Capital Markets

Dormant mobile money accounts jump 926,000


The number of dormant mobile money accounts increased by 926,000 last year driven by defaults on digital loans that pushed subscribers to deactivate their SIM cards.

Central Bank of Kenya (CBK) data shows that 40.93 million out of the 68 million registered mobile money accounts were inactive as of December 2021.

This was up from 40 million accounts a year earlier when registrations stood at 65.7 million.

The telecommunications industry regulator, the Communications Authority of Kenya (CA) attributed the rise in dormant accounts to the coronavirus economic shocks that prompted subscribers to default on short-term terms.

“This (increase in inactive mobile money accounts) is attributed to the increase in the number of mobile loan defaulters whose SIM cards remained inactive during the reference period,” CA said in last year’s review of the industry.

The CBK data shows that Safaricom #ticker:SCOM had the highest customer retention rate among the mobile money operators, with 62.5 percent of them or 26.22 million being active over 30 days.

The telco runs the popular M-Pesa platform which controls a 99.9 percent market share or Sh2.206 trillion out of the total value of transactions of Sh2.208 trillion.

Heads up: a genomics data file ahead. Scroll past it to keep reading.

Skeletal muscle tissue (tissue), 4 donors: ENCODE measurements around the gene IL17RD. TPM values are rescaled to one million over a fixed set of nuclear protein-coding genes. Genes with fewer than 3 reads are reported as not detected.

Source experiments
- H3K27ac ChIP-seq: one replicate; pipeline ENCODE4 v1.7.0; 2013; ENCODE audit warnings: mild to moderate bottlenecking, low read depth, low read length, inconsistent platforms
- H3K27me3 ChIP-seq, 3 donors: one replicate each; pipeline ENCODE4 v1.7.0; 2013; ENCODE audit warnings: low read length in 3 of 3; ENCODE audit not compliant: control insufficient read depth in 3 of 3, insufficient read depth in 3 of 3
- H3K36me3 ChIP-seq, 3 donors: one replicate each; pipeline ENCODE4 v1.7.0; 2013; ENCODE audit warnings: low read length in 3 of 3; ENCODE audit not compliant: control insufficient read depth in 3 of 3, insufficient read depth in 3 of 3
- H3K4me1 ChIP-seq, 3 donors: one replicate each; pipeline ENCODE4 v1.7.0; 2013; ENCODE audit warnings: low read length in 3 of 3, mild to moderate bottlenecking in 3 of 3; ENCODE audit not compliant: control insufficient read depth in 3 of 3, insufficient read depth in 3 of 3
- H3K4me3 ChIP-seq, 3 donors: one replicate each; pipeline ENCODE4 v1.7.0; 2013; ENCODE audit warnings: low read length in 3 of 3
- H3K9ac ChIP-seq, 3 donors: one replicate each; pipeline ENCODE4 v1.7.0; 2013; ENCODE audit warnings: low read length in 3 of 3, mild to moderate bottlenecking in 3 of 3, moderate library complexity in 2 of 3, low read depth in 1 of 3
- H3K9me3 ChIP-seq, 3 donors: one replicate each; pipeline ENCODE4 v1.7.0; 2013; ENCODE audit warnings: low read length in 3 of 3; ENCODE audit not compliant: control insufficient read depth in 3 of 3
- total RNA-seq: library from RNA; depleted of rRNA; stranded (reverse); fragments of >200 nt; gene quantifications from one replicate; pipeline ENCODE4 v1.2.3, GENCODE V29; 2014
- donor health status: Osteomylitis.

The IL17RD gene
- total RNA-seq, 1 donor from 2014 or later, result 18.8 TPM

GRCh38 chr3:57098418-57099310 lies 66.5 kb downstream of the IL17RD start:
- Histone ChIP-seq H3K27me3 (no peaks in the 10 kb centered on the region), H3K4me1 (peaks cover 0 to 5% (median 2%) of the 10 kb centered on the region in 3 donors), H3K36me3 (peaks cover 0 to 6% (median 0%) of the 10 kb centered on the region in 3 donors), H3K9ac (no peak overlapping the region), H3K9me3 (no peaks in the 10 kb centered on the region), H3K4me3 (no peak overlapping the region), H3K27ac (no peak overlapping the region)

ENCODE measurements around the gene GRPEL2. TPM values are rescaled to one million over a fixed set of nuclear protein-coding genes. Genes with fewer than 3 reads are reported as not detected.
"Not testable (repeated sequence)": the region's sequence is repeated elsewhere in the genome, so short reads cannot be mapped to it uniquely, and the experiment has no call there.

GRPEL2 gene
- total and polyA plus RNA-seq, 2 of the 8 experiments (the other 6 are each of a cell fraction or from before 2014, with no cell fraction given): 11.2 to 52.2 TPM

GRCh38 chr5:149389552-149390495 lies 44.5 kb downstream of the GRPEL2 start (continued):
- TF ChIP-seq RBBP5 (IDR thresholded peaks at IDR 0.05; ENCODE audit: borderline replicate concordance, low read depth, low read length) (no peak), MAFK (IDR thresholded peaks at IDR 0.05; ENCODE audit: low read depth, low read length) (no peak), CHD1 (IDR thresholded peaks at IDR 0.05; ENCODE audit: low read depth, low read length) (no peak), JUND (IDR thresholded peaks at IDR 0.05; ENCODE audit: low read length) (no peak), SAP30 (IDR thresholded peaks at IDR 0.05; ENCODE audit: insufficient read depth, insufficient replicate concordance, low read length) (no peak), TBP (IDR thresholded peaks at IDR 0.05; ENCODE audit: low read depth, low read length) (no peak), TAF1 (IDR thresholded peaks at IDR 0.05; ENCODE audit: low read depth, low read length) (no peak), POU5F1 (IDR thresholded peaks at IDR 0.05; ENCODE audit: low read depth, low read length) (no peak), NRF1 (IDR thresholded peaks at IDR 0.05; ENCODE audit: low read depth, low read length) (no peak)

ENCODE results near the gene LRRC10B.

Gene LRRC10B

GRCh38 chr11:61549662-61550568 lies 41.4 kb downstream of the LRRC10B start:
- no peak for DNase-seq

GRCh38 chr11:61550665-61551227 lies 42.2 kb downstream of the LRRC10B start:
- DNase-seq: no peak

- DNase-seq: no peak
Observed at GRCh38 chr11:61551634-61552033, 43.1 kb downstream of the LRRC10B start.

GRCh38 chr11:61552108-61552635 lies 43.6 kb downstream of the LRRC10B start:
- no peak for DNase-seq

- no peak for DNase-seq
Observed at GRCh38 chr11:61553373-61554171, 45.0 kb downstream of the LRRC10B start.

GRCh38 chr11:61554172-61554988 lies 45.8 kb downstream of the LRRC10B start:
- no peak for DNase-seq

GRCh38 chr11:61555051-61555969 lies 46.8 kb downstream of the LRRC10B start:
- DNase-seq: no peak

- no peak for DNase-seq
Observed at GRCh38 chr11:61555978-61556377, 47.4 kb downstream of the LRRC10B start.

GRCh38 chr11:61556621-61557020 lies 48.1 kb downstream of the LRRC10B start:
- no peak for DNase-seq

Overall, the industry has kept 39.7 percent of the total registered mobile money wallets of 68 million. The CBK data shows that Safaricom dominates the sector in terms of the value of mobile money transactions

M-Pesa’s growth has eaten into the market of Airtel Money and Telkom’s T-Kash which handled Sh2.2 billion and Sh120 million respectively last year.

The dominance of M-Pesa has prompted Airtel and Telkom to push for regulatory changes alleging that Safaricom is abusing dominance.

CBK disclosed that it will launch a national payment system that will force Safaricom to accept cash from Airtel and Telkom on its Lipa na M-Pesa, enabling a seamless transfer of money through merchants.

Subscribers currently send money across mobile phone networks but Safaricom has been uncomfortable with the push to open M-Pesa outlets to rival firms.

Mobile money has over the years grown to be a lucrative revenue stream for telcos as customers use them to send cash, pay for goods and services, and take short-term credit.

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